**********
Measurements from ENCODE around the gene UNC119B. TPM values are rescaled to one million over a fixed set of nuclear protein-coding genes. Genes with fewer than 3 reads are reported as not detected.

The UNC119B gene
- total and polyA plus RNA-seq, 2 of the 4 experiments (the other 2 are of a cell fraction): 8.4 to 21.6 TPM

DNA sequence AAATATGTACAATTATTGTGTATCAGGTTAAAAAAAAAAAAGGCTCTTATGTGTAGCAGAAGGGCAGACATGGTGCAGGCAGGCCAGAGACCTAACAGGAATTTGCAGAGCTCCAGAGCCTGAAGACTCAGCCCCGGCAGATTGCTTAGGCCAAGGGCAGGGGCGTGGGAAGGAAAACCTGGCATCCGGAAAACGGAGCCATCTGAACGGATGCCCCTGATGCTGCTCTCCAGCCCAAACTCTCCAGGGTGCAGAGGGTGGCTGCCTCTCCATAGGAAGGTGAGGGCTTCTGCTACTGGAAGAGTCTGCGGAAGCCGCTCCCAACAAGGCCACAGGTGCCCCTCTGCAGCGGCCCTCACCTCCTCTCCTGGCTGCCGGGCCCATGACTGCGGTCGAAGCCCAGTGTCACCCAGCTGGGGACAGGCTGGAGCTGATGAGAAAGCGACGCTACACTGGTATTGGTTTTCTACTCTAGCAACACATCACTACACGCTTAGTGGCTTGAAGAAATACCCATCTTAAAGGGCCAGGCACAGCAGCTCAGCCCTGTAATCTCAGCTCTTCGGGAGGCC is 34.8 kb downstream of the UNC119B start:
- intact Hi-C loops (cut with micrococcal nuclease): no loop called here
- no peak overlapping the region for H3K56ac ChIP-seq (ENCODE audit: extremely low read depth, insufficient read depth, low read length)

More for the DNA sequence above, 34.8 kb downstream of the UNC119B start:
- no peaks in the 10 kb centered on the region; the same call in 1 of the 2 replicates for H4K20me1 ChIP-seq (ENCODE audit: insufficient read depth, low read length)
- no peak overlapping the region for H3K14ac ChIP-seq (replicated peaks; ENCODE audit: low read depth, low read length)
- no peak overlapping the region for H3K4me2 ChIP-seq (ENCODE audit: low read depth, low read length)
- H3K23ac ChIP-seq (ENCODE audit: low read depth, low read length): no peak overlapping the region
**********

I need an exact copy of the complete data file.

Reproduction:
Measurements from ENCODE around the gene UNC119B. TPM values are rescaled to one million over a fixed set of nuclear protein-coding genes. Genes with fewer than 3 reads are reported as not detected.

The UNC119B gene
- total and polyA plus RNA-seq, 2 of the 4 experiments (the other 2 are of a cell fraction): 8.4 to 21.6 TPM

DNA sequence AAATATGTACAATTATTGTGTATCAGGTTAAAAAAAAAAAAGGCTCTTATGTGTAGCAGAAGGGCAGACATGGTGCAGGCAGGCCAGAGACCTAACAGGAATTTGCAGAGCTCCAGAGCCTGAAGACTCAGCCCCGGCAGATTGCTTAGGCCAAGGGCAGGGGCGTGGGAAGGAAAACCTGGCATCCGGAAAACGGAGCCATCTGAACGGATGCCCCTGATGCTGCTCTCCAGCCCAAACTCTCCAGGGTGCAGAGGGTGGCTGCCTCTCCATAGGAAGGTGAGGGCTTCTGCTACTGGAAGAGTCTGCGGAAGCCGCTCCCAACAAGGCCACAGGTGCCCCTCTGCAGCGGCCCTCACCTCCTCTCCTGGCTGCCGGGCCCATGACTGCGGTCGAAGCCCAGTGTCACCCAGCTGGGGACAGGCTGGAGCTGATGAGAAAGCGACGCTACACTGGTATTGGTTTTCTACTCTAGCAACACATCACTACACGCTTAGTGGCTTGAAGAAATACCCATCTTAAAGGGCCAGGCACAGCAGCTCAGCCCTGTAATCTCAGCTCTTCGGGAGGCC is 34.8 kb downstream of the UNC119B start:
- intact Hi-C loops (cut with micrococcal nuclease): no loop called here
- no peak overlapping the region for H3K56ac ChIP-seq (ENCODE audit: extremely low read depth, insufficient read depth, low read length)

More for the DNA sequence above, 34.8 kb downstream of the UNC119B start:
- no peaks in the 10 kb centered on the region; the same call in 1 of the 2 replicates for H4K20me1 ChIP-seq (ENCODE audit: insufficient read depth, low read length)
- no peak overlapping the region for H3K14ac ChIP-seq (replicated peaks; ENCODE audit: low read depth, low read length)
- no peak overlapping the region for H3K4me2 ChIP-seq (ENCODE audit: low read depth, low read length)
- H3K23ac ChIP-seq (ENCODE audit: low read depth, low read length): no peak overlapping the region